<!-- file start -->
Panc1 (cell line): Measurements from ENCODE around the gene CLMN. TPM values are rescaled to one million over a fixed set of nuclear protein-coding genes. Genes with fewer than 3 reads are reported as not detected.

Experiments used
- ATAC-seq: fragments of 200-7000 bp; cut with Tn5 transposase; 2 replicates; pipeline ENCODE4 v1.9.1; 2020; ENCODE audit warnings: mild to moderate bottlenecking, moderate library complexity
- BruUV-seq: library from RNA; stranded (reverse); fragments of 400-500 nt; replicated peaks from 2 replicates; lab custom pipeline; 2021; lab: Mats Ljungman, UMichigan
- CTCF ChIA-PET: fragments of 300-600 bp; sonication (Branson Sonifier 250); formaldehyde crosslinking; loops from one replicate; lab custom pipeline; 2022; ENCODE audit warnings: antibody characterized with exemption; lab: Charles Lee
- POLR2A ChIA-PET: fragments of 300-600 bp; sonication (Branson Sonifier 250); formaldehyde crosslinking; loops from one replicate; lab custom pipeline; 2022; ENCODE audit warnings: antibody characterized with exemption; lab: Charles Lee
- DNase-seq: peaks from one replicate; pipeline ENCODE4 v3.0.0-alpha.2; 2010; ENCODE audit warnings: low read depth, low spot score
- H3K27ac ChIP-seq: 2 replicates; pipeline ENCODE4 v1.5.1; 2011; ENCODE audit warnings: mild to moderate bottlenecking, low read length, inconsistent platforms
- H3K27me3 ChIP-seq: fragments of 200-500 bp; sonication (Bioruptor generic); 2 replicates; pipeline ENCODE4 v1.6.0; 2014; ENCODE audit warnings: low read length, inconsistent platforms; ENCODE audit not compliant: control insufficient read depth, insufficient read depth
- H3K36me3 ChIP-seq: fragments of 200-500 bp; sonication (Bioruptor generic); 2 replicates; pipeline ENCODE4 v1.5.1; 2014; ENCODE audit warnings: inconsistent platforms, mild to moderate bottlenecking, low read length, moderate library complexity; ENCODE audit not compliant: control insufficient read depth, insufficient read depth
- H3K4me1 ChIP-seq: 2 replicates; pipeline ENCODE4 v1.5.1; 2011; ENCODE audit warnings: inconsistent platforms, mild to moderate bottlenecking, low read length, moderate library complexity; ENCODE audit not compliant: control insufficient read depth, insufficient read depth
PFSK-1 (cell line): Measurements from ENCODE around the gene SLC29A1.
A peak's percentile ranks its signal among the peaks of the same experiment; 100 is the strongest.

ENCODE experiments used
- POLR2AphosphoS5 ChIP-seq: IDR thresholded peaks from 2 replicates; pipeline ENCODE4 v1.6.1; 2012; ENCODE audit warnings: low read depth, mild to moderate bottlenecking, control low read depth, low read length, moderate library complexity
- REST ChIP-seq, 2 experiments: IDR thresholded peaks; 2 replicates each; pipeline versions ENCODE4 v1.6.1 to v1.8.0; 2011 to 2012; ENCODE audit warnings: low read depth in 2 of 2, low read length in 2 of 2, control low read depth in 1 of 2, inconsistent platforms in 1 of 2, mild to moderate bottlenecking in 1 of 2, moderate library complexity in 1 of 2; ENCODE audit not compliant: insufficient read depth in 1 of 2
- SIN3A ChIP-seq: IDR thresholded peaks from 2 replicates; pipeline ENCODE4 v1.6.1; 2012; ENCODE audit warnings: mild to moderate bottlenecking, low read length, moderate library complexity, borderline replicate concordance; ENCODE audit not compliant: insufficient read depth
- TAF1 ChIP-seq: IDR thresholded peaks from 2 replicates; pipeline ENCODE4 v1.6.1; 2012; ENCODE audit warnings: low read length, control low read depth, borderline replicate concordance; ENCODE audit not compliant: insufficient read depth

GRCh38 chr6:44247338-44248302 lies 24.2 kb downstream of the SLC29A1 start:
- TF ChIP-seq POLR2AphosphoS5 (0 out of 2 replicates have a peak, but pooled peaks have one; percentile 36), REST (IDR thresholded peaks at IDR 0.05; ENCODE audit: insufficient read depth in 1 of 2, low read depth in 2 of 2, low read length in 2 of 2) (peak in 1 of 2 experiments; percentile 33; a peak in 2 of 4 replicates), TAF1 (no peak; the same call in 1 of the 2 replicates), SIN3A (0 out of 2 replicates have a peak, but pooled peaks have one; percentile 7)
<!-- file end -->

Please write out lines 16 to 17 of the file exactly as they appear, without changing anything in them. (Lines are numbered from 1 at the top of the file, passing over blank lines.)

- REST ChIP-seq, 2 experiments: IDR thresholded peaks; 2 replicates each; pipeline versions ENCODE4 v1.6.1 to v1.8.0; 2011 to 2012; ENCODE audit warnings: low read depth in 2 of 2, low read length in 2 of 2, control low read depth in 1 of 2, inconsistent platforms in 1 of 2, mild to moderate bottlenecking in 1 of 2, moderate library complexity in 1 of 2; ENCODE audit not compliant: insufficient read depth in 1 of 2
- SIN3A ChIP-seq: IDR thresholded peaks from 2 replicates; pipeline ENCODE4 v1.6.1; 2012; ENCODE audit warnings: mild to moderate bottlenecking, low read length, moderate library complexity, borderline replicate concordance; ENCODE audit not compliant: insufficient read depth